Toulouse is a major industrial and university city, the capital of the Midi-Pyrénées, and the fourth largest city in France. Known as La Ville Rose (Pink City) because of its weathered red brick buildings, it is only 60 miles from the border with Spain. Toulouse's site on the banks of the Garonne dates from the 4th century BC when founded by the Aquitani tribe. It was later part of Roman Gaul and became a separate country in 843 AD. The rich history of Toulouse is reflected in the city's architectural splendors.
The Basilica of Saint Sernin
The 12th-century basilica of St-Sernin in Toulouse is the largest Romanesque church in Western Europe. The church and the cloisters of the Jacobins form the most complete group of monastic structures in France. Also of interest is the St-Étienne cathedral and the many hotel particuliers (private mansions) of the Renaissance era. Toulouse has long been a cultural and commercial power, but it has an artistic side to it as well, no doubt fueled by its large student population. It is a city filled with gardens and squares, delighting those who enjoy strolling, and also have 20 historic pipe organs.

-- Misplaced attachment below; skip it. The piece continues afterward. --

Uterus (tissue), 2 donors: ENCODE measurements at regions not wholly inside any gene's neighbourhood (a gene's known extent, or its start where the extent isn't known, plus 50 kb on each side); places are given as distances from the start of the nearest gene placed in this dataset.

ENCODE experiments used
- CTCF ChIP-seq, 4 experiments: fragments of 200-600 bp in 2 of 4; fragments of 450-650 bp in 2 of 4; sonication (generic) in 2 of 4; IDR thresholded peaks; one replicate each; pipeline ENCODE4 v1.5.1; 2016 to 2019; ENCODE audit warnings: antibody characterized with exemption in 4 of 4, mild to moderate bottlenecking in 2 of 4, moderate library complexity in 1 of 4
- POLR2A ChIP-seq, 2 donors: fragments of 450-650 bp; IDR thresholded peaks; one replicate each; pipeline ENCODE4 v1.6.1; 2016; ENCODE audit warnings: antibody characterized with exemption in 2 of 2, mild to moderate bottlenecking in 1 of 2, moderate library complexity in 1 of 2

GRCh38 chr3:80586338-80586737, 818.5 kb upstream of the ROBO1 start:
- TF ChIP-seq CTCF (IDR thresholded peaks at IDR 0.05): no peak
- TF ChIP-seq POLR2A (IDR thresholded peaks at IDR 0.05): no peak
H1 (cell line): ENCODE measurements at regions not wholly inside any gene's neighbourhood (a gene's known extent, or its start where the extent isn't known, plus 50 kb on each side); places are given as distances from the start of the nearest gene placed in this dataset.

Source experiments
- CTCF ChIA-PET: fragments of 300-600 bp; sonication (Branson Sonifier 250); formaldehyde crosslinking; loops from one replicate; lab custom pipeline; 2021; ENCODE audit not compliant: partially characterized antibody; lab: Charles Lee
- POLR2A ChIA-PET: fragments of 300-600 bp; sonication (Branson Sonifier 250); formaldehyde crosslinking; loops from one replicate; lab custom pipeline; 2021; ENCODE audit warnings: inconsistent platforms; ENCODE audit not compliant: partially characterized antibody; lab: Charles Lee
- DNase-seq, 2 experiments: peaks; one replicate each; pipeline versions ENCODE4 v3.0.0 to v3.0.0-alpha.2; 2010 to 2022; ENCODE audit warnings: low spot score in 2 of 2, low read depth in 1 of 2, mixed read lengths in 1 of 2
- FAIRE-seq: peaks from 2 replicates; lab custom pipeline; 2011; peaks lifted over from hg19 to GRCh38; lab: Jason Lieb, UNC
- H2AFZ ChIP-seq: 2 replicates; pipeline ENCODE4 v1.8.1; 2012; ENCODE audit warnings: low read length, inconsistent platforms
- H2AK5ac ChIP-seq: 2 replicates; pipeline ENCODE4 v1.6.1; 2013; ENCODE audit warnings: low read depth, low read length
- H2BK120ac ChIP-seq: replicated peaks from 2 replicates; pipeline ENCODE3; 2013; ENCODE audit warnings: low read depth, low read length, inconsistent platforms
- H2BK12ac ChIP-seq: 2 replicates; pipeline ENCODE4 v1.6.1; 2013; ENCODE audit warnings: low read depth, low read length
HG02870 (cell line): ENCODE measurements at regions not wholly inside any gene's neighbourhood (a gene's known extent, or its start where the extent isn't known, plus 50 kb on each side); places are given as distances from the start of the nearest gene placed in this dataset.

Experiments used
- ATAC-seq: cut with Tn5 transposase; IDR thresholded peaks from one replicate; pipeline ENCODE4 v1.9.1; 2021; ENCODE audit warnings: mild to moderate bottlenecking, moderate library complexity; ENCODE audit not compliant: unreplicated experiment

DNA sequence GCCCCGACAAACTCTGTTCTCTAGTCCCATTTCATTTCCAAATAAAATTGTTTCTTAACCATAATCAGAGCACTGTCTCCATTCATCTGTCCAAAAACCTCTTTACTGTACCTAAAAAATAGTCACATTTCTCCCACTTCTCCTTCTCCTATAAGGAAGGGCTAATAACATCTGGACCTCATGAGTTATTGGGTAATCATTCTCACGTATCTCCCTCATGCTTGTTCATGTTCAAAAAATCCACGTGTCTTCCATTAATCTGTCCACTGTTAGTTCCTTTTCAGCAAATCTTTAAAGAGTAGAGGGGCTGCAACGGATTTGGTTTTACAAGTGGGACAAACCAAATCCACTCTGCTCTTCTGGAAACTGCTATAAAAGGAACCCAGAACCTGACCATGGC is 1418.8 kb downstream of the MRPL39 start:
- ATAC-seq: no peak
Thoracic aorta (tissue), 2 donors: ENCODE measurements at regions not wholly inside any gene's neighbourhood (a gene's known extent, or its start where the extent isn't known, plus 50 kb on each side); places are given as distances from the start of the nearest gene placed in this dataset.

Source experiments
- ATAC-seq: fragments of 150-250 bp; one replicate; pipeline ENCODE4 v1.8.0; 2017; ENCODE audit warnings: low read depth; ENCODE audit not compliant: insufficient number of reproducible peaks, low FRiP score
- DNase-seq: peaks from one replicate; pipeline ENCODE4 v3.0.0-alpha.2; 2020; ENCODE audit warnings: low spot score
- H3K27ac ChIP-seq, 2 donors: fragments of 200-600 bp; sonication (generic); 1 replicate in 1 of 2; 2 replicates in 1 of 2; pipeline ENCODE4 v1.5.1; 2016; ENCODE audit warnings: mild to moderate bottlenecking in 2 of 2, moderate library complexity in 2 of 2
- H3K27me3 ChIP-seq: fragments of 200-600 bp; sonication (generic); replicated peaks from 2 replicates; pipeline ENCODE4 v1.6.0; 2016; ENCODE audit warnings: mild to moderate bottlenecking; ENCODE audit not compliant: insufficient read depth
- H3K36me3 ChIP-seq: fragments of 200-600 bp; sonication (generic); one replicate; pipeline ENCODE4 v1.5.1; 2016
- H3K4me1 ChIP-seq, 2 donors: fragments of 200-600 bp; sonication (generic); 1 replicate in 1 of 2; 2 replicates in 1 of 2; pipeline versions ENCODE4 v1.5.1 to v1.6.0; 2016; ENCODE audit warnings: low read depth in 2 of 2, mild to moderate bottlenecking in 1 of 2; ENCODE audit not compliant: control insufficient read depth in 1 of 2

Approximately 5 miles northwest of the city, in the suburb of Blagnac, sits the European headquarters of aircraft manufacturer, Airbus. Within the international airport of Toulouse-Blagnac's perimeter is a fascinating museum, which documents the history of Airbus, Aeroscopia. Its most impressive features are two Concordes, both of which can be visited, a Super Guppy transporter, and a replica of the first airplane to have crossed the English channel in 1909.
Auvillar Grain Market